[Haskell-cafe] Haskell's "historical futurism" needs better writing, not better tools

Viktor Dukhovni ietf-dane at dukhovni.org
Fri Oct 1 01:14:36 UTC 2021

On Fri, Oct 01, 2021 at 02:40:49AM +0200, Ben Franksen wrote:

> > I am also curious whether I'm part of the solution or part of the
> > precipitate.  I've recently contributed new documentation for
> > Data.Foldable and Data.Traversable:
> > 
> >      https://dnssec-stats.ant.isi.edu/~viktor/haskell/docs/libraries/base/Data-Foldable.html#g:7
> >      https://dnssec-stats.ant.isi.edu/~viktor/haskell/docs/libraries/base/Data-Traversable.html#g:4
> > 
> > are these a step in the right direction, or examples of more writing
> > that sucks?
> Sorry, but IMO it sucks.

The main goal of the overview was to help users to be able to reason
about the behaviour of the class methods, and be able to choose the
correct one of (foldr, foldl, or foldl') without forcing an entire list
into memory or needlessly generating a long list of lazy thunks.

So I don't think that just saying "toList", done quite does the job.

That said, given that there are surely sections of prose that could
be better, would you care to submit diffs for inclusion in MR 6555?


you can check out the branch, and send me diffs?  Or is it sufficient
to change just the particularly egregious sentences you noted?

> They define semantics in a semi-formal notation, which I find succinct 
> and very intuitive. This can be easily generalized to Foldable via 
> 'toList'. Indeed, there is almost nothing about Foldable that cannot be 
> understood once you understand Data.List and the toList method. Even 
> foldMap is (semantically) just (***):

Well a balanced Tree can have an efficient corecursive foldl, or a
performant 'foldr`', and Sets can know their size statically, and `elem`
runs in linear time even in structures that potentially support faster

And it is perhaps worth asking whether you feel you still have anything
you'd like to learn about Foldable, for if not, perhaps the
documentation is not for you, and that's fine...

> In fact all class methods have simple semantic definitions in terms of 
> the same named functions from Data.List via 'toList'.

But performance may differ radically, and `toList` may diverge for
`snocList` when infinite on the left, though that's a rather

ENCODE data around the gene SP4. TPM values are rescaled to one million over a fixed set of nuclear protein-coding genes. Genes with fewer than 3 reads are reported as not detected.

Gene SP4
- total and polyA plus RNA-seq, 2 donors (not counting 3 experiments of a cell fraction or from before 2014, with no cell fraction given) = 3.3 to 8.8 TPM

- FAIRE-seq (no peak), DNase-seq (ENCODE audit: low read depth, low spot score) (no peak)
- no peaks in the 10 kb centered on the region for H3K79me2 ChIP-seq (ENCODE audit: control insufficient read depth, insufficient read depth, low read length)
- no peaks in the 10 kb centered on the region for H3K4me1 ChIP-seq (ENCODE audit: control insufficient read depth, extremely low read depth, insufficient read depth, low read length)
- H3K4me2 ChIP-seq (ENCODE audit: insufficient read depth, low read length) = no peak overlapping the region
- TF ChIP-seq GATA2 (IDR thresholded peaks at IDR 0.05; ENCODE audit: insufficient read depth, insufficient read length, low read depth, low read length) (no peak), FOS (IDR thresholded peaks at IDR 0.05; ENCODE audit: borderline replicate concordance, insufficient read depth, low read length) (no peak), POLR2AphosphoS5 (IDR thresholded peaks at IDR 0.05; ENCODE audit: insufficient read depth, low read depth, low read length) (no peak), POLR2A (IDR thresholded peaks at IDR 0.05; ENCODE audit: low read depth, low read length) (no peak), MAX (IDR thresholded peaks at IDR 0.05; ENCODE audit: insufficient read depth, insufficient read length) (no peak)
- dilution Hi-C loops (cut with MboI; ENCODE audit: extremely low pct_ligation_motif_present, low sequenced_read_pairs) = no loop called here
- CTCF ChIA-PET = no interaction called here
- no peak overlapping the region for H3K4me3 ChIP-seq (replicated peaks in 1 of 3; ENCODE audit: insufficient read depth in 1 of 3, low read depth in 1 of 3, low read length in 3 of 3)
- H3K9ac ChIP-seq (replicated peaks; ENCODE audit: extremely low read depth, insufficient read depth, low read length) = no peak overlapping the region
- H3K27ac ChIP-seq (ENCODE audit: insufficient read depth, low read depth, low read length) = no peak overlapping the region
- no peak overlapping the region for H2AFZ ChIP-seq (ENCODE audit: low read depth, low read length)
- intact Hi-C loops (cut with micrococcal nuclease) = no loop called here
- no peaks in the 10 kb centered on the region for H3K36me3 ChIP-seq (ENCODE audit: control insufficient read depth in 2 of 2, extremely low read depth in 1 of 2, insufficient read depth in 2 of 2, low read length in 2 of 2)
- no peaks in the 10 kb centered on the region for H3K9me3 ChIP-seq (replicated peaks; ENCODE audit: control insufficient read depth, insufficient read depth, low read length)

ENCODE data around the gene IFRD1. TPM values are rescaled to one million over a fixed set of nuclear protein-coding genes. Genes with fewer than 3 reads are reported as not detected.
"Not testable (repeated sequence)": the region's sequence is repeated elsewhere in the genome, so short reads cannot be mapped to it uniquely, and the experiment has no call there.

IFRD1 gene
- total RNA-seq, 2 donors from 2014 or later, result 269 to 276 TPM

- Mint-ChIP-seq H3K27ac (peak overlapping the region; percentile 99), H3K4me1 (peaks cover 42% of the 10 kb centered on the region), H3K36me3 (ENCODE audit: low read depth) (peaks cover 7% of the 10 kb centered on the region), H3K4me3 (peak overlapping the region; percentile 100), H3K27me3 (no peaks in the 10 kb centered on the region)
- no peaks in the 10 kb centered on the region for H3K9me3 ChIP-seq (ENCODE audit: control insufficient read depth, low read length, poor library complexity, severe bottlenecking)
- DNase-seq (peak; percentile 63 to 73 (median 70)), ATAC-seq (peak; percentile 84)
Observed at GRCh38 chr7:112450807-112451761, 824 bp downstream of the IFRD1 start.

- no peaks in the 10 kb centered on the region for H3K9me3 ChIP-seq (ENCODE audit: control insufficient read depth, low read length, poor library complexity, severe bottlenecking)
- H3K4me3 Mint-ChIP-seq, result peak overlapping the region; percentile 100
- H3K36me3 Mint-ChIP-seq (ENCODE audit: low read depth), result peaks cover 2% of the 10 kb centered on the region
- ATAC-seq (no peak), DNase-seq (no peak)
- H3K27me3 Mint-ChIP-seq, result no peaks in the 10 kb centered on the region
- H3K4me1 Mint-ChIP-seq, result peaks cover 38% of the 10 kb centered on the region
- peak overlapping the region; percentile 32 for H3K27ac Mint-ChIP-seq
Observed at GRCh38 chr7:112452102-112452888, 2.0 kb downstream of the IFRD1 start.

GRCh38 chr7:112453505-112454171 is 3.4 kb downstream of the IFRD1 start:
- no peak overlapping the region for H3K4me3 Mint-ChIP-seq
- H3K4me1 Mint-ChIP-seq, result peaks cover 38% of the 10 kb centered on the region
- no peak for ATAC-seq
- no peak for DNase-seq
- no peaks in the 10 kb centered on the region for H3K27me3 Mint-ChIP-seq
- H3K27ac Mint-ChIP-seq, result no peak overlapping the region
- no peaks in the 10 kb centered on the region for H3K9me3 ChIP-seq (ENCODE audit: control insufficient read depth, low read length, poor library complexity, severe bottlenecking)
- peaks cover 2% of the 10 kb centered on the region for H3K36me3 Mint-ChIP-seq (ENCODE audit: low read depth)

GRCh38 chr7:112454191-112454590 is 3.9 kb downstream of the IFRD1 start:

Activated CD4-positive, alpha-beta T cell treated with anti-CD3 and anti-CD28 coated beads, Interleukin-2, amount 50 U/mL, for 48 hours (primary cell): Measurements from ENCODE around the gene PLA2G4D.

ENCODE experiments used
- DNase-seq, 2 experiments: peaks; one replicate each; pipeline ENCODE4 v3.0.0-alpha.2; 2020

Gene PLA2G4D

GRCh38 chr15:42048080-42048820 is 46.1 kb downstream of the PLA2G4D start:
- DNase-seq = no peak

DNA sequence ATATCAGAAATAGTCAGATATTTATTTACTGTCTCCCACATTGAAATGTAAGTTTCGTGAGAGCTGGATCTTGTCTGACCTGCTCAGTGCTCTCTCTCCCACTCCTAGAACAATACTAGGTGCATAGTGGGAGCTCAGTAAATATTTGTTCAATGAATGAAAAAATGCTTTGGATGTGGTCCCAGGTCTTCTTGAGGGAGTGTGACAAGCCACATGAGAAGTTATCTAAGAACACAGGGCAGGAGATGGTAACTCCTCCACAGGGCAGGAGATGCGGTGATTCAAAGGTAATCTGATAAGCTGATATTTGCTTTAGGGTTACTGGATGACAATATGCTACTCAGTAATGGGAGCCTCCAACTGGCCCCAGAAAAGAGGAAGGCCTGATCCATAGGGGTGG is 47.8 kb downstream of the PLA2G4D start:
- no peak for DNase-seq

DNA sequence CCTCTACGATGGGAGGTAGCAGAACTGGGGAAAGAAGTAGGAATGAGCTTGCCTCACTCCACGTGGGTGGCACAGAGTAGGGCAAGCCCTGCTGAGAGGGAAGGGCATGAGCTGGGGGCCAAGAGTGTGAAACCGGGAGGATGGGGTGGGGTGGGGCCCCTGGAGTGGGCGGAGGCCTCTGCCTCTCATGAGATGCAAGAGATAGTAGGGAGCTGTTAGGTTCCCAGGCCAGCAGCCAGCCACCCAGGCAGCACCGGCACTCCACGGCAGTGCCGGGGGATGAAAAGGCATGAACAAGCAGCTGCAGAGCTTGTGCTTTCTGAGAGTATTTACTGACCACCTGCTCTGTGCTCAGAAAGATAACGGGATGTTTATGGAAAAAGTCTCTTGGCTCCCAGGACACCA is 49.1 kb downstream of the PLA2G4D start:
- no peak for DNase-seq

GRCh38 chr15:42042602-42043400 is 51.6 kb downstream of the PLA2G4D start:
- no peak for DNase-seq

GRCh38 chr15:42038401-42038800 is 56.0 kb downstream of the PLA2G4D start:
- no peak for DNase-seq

pathological example.

> Expectations of runtime cost should be either explicitly stated in the 
> docs for each method or left out.

That's not enough if users can't reason about the available choices or
don't know how to implement performant instances.  Function synopses
rarely provide enough room for more than a cursory description and
a few examples.  That's not their role.  This is why Unix manpages
have both a SYNOPSIS and a DESCRIPTION section.

I am quite open to improved language in the overview, and less open to
the idea that it is just baggage to throw overboard.  In particular,
I've had positive feedback on the material, despite perhaps overly
turgid prose in some places.  Please help to make it crisp.

I find absence of overview (DESCRIPTION if you like) sections in many a
non-trivial Haskell library to be quite a barrier to working with the
library, the synopses alone are rarely enough for my needs.

> The most important documentation for a class, its laws, is (1) not 
> contained in the class docs, (2) not even linked from there, and (3) too 
> cryptic.

The links are fixed in MR 6555, and I've asked David Feuer to contribute
prose to clarify the laws, I also find them rather opaque, and left them
as is when I wrote the overview.  This is a good opportunity to address
issues with the laws.

> I would *at least* expect the Monoid newtype wrappers (Endo, 
> Dual, Sum, Product) and their inverses to be hyperlinked to their 
> definition.

Agreed, and some sort of explanatory text...  These are inherited
from earlier versions of the module which had only the laws and
no overview.

> I may be wrong but it looks to me as if this could be derived by adding 
> one more method 'fromList' that is required to be left inverse of 'toList':
>    fromList :: Foldable a => [a] -> t a
>    fromList . toList = id

This is roughly the sort of thing one can do with Traversable (recover
the structure from its spine and element list, but not its element list
alone).  The point is that various non-linear (e.g. tree-like)
structures with the same element order have distinct "spines".

> Of course, for some Foldables (e.g. those with a fixed finite number of 
> elements), fromList would be partial.

And not well defined without a `t ()` spine into which the elements can
be inserted.

> Is there a sensible (useful, lawful) Foldable instance which has no 
> 'fromList'?

Sure, any tree-like structure where shape is not implied by the element
list alone.

> I suspect no. In fact I suspect addition of fromList (with the left
> inverse law) would nicely serve to rule out useless/surprising
> instances.

While I don't love harsh critiques, I do recognise that a harsh
criticism can be an source of energy that can be harnessed to good ends.
Therefore, if you're willing to apply that energy to improving the text,
I'd love to work with you.  If you feel the document is beyond repair,
I'll be disappointed, but I'm willing to accept that.

Thanks for taking the time to look it over.


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